It was a chilly 27 degrees when the teen buzzed down a downtown Boise street on a bicycle. He didn't seem to care about the cold and looked pretty comfortable. No wonder. He was wearing a surplus wool German enlisted man's full-length coat.
When it comes to winter and cold, it's hard to beat surplus military wool clothing. The cool thing about it is that you don't have to sell your truck to outfit yourself or your kids for winter.
Wool works when it comes to sledding, playing in the snow or trekking in the backcountry. I've been asked a lot about winter clothing after a couple of youths got lost while sledding near Bogus Basin. They were wearing sneakers and jeans, but fortunately they survived the night.
I can't say it enough: Cotton can kill. The fabric does not insulate the body, especially when it gets wet. It will not prevent hypothermia.
I'm a wool surplus nut. I love the way wool insulates, even when it's wet. It is breathable, meaning it transfers perspiration from the body so you don't get that clammy feeling in the cold. My favorite gear is a pair of military wool mittens with trigger fingers. They work great for using a camera, shooting a shotgun, shifting gears on a bike or playing with an iPod. They're less than $5. Cover them with a pair of French surplus mitten covers for $2 and you can work on a downed snowmobile near Yellow Pine on a minus-5 night.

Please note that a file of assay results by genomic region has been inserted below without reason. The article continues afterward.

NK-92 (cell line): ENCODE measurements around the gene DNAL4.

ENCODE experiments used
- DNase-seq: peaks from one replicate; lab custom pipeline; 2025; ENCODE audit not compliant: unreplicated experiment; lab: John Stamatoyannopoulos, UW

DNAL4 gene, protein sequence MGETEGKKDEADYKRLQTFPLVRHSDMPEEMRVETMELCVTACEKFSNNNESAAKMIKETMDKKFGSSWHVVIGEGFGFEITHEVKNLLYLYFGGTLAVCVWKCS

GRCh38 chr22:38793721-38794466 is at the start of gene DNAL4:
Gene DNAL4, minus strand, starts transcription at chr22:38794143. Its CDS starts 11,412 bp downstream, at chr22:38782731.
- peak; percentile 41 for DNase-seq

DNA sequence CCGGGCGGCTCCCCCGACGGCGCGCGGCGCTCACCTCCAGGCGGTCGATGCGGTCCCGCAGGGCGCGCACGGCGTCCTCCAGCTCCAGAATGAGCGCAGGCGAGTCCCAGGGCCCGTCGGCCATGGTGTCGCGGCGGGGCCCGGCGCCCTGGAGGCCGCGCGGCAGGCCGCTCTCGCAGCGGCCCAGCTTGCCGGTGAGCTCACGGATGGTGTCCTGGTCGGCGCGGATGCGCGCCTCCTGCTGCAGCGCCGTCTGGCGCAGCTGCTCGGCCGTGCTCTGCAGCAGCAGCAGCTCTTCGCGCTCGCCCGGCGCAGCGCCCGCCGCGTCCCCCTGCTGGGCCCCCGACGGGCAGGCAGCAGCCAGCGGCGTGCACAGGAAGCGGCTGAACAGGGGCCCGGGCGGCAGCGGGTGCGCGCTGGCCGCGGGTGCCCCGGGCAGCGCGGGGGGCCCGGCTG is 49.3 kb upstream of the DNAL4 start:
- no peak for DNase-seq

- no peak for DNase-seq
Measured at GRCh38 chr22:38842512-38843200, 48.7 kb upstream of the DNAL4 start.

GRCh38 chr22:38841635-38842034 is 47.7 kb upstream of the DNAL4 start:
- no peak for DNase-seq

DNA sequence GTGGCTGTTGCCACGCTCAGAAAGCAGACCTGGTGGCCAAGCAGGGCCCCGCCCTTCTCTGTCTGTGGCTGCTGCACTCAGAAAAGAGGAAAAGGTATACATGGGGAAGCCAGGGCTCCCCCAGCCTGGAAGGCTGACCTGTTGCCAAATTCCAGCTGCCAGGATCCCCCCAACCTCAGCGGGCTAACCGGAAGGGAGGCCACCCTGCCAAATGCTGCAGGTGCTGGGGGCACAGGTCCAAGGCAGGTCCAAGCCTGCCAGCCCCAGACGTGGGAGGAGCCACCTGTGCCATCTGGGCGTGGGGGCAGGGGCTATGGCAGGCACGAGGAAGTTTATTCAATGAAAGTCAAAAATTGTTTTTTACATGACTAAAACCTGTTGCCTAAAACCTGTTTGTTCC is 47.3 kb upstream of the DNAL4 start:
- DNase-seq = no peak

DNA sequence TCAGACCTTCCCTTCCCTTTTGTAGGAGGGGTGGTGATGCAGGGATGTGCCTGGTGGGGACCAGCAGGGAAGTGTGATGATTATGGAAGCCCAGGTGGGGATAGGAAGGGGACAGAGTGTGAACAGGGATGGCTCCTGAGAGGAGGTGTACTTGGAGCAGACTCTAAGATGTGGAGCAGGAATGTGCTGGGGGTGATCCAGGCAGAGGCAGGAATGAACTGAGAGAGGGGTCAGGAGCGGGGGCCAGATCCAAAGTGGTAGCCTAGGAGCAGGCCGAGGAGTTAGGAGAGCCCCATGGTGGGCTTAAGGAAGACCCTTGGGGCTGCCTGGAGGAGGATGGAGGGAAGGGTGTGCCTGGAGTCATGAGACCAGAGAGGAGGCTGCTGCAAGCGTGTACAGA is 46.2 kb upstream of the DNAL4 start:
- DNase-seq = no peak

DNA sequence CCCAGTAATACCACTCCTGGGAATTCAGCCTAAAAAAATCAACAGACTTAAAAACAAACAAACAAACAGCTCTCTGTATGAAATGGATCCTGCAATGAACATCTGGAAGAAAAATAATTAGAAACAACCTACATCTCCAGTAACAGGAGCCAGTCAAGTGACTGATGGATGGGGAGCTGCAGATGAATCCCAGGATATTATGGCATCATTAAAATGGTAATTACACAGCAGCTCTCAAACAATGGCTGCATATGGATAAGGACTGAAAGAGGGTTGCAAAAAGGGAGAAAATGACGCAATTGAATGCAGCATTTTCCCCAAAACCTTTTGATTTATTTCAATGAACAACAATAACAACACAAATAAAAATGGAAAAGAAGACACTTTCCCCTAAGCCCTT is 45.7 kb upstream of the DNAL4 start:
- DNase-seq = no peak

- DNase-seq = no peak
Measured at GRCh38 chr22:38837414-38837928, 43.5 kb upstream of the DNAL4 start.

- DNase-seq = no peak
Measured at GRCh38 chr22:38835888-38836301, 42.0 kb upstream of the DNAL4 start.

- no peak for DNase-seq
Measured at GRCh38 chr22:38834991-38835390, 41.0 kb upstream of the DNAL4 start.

Of course, getting your kids to wear drab olive-green surplus might be hard. I think it's in style, but they don't. I take that back. Remember the kid on the bike?
By the way, the German enlisted man's wool overcoat the kid was wearing on the bike costs about $30.
Reprinted in part from Pete Zimowsky, The Idaho Statesman